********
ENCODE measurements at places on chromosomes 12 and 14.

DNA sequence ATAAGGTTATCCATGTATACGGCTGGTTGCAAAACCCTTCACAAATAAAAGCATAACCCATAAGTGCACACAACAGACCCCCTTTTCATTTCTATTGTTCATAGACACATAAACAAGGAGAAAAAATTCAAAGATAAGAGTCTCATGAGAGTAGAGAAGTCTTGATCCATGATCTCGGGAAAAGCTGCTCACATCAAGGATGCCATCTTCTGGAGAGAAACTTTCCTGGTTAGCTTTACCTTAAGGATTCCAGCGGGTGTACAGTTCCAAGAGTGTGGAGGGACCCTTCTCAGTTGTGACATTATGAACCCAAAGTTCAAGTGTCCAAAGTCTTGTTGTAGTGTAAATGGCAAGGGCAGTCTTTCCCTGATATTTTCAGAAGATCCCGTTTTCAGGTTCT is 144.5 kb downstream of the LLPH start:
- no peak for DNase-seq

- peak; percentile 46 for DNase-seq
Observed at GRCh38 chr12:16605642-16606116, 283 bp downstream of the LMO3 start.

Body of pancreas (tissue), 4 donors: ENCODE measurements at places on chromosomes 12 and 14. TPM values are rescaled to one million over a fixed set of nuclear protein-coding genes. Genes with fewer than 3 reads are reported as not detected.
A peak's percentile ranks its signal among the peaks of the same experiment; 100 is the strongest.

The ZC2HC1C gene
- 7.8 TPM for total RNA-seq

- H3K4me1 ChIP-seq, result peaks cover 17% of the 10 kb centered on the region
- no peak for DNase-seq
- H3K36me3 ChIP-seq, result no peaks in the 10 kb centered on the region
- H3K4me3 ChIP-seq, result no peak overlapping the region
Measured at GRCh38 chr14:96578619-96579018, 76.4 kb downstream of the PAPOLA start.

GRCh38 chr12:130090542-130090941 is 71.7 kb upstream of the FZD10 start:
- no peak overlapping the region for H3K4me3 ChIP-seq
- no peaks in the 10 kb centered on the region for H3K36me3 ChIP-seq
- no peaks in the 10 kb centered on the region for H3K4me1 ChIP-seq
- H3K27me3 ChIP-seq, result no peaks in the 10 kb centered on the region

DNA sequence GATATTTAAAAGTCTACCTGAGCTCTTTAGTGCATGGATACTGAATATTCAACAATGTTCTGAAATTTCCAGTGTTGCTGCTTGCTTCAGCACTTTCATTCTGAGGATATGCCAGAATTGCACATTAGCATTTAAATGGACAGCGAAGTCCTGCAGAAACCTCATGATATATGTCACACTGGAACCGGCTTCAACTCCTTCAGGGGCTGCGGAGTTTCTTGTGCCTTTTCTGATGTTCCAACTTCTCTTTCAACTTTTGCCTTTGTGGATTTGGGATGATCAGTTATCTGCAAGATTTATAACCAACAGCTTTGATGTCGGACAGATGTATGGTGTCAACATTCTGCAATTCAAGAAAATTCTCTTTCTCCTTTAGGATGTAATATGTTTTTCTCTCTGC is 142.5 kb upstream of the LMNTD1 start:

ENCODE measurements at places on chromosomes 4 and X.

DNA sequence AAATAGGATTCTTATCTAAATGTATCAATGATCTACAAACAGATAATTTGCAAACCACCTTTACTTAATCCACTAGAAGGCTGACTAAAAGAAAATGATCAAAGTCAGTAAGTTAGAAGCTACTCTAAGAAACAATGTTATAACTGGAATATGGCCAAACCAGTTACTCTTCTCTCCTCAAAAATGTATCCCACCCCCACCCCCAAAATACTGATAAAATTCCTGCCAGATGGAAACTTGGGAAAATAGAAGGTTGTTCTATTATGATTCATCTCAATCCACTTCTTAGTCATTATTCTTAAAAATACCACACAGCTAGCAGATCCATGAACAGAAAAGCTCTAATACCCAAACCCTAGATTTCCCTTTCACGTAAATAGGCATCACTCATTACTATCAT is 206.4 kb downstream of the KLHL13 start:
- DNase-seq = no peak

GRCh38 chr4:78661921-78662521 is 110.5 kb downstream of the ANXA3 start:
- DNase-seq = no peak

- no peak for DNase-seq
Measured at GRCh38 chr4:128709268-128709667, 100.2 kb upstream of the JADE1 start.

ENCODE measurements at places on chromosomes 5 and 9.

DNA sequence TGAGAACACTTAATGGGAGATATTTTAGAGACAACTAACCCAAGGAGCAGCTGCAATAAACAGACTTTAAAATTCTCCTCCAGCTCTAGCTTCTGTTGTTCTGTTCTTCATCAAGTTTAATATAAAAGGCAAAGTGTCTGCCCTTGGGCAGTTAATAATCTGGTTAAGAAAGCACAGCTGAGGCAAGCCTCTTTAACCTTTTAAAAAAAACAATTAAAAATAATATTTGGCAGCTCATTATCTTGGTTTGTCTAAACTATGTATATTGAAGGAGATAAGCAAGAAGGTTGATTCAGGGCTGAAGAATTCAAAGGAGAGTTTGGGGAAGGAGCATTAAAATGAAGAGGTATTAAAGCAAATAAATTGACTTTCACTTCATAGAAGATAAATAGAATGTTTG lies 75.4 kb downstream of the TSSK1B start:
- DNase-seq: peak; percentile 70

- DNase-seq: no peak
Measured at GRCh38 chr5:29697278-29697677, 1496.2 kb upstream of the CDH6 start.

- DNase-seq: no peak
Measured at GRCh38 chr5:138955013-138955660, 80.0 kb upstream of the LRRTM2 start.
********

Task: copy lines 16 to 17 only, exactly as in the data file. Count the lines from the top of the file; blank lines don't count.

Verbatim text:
- no peak overlapping the region for H3K4me3 ChIP-seq
- no peaks in the 10 kb centered on the region for H3K36me3 ChIP-seq